Torta di Pasqua, Easter Pie, is one of my favorite childhood memories of Easter. Also called Pizza Rustica, it is a traditional Easter treat in nearly every old-world Italian household – and, as we have come to expect, prepared uniquely in each of these households. Pizza Rustica is best described as a pot pie made with various cheeses, meats, and eggs – lots and lots of eggs.
Why eggs? In most cultures, eggs symbolize birth – or rebirth – the start of new life. Ancient cultures decorated eggs to celebrate the Spring equinox, which in the northern hemisphere signaled the “birth” of the new growing season. Archeological records indicate that more than 5,000 years ago, Sumerians and Egyptians placed decorated eggs in tombs – presumably to ensure an afterlife for the deceased.
The eight-day (seven days in Israel) Jewish celebration of Passover dates back to the story of the Exodus over 3,300 years and, as specified in the Torah, must be celebrated “in the month of the spring.” A hard-boiled egg is served traditionally with the Seder meal on the first night of Passover to symbolize fertility (at least to some believers). And, as far back as 2,500 years ago, Zoroastrians decorated eggs for Nowruz, their New Year’s Day which was also the Spring equinox.
Historically, Easter originated in ancient Europe, where ancient Saxons worshiped the pagan goddess of Spring, Eastre (sometimes Eostre). Their annual festival, Eastre, was held (logically) during the Spring equinox.
Easter Ham Pie
Easter Pepperoni Pie
Easter Ham Pie.
Easter Pepperoni Pie.
(Where the Easter bunny fits into this narrative is, as one of my favorite college professors frequently proclaimed when asked a difficult question, “Beyond the scope of this course!”)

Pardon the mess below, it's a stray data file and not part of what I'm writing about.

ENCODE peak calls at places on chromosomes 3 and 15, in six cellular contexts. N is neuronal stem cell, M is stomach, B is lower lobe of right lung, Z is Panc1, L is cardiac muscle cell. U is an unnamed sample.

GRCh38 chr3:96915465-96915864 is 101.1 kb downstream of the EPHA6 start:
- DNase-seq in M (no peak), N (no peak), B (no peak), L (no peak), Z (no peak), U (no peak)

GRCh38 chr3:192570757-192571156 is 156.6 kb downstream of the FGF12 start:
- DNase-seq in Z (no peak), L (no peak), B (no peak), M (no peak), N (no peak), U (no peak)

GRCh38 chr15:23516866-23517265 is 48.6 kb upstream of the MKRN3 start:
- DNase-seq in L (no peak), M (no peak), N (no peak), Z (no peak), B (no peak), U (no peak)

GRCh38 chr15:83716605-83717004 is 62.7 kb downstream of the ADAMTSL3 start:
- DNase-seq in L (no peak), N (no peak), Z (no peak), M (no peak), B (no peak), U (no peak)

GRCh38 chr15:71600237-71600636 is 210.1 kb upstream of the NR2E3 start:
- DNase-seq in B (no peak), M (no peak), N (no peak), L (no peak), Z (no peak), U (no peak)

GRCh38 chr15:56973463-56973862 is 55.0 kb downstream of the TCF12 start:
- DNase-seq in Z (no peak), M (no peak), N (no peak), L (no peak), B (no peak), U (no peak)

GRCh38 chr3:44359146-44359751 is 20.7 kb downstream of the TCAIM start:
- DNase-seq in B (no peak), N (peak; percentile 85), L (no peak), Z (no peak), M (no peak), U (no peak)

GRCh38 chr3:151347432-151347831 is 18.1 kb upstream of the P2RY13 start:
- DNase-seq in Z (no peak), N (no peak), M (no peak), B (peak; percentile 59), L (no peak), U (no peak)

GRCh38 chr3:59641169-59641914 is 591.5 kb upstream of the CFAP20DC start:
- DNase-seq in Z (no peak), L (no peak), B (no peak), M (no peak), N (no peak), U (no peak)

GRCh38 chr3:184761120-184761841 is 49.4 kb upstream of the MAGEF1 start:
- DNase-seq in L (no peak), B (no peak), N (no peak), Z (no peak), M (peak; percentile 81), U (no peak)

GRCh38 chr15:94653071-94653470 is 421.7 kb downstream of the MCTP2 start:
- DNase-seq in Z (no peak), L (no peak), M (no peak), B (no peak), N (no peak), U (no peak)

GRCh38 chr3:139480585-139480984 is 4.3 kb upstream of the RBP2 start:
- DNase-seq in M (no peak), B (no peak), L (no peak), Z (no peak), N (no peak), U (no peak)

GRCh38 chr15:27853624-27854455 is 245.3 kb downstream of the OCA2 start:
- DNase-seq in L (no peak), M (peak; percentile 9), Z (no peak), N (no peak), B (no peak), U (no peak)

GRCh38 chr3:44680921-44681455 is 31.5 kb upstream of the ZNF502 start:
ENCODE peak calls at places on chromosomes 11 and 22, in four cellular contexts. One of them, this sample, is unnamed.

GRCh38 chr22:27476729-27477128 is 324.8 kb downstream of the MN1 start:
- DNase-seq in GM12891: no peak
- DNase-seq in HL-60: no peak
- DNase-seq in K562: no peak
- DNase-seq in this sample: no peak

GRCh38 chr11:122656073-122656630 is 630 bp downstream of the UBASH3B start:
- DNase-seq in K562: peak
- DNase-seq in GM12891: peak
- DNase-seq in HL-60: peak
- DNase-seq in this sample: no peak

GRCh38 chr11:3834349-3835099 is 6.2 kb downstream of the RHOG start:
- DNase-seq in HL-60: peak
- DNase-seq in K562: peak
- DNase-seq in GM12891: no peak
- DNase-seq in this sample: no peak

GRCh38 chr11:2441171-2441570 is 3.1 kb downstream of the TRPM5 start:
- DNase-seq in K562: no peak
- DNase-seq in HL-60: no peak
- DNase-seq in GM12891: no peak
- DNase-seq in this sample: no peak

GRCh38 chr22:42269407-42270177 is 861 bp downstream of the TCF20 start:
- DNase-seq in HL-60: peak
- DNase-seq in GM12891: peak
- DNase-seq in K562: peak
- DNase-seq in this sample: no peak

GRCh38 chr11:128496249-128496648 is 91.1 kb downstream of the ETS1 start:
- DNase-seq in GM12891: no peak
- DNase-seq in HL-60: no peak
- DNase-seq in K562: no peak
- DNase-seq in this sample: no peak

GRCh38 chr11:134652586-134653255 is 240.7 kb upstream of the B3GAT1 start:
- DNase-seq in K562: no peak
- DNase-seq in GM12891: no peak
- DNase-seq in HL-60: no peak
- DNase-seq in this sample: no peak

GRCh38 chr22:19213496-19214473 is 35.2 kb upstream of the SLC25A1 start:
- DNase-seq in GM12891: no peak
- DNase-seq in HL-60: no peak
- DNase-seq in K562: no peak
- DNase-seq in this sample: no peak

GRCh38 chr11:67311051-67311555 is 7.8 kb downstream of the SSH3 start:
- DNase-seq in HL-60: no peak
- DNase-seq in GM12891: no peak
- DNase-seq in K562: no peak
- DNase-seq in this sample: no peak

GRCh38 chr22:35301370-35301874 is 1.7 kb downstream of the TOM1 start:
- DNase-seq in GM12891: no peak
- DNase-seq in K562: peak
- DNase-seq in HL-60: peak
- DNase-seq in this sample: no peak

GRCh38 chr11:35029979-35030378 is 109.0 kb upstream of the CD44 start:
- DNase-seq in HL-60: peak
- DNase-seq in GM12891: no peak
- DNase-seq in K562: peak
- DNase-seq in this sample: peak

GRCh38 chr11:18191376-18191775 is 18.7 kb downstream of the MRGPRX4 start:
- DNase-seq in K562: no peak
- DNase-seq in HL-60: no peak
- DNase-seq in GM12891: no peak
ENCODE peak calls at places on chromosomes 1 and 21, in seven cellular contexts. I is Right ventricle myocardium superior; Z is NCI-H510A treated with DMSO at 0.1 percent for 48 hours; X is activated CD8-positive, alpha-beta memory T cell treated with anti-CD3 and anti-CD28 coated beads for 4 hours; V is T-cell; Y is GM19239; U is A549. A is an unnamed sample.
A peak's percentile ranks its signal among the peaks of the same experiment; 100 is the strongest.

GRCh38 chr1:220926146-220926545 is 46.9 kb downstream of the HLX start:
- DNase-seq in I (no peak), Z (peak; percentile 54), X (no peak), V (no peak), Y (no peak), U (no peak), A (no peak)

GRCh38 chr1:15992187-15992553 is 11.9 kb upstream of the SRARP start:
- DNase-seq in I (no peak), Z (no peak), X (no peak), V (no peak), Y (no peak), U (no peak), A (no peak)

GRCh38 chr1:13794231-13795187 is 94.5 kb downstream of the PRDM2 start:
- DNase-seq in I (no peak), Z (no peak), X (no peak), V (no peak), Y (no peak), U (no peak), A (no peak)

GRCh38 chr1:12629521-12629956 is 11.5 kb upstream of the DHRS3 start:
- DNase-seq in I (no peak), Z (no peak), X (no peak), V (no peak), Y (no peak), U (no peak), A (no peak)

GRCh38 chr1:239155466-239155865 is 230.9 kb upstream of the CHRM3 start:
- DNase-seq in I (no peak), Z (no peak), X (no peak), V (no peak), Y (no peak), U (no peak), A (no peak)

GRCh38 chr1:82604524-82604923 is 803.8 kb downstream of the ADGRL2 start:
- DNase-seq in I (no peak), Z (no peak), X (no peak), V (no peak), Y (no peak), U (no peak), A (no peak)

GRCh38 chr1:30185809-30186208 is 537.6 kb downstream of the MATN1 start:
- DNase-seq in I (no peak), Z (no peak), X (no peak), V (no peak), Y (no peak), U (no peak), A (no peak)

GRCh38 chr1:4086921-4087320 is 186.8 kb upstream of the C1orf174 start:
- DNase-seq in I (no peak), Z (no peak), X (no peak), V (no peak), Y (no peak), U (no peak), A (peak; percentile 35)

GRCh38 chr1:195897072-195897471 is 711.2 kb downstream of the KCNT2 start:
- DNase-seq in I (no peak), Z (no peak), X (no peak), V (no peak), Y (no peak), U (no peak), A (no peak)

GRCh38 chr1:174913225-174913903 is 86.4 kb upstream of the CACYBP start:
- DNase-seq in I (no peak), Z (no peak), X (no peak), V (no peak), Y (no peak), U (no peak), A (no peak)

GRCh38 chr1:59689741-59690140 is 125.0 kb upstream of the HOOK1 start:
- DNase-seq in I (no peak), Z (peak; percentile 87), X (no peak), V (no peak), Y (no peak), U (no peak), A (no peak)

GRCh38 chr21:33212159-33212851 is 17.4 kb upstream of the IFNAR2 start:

But, back to the eggs – and the Easter pies. In many Italian households, several of these pies are prepared the week before Easter. According to Italian custom, Easter pies are to be shared with friends and relatives to whom you owe a favor or debt. I don’t remember anyone mentioning this custom at the time, but I do remember my paternal grandmother and one particular aunt (who was already a grandmother when I was still a child) making what seemed like dozens of pies each year. My parents were always recipients from one or the other.
Easter Pie crusts are made with flour, shortening, eggs, and water. The pie filling is a mixture of beaten eggs, sliced hard boiled eggs, and a variety of chopped meats and cheeses. Meat options include cooked ham, pepperoni, cooked sausage, mortadella, capicola, soppressata, and prosciutto. Mozzarella, provolone, ricotta, and Parmigiano-Reggiano are the favorite cheese options. My grandmother and aunt used much simpler recipes, however. They made their pies with beaten and hard boiled eggs, chunks of mozzarella cheese, and either cooked ham or pepperoni.
I have very fond memories of my childhood Easter mornings – searching for the cleverly hidden Easter basket filled with real and chocolate eggs (and other goodies), and then enjoying a slice or two of Pizza Rustica! Perhaps you will serve one of my ancestors' pies to your family this year.
Buon appetito e Buona Pasqua!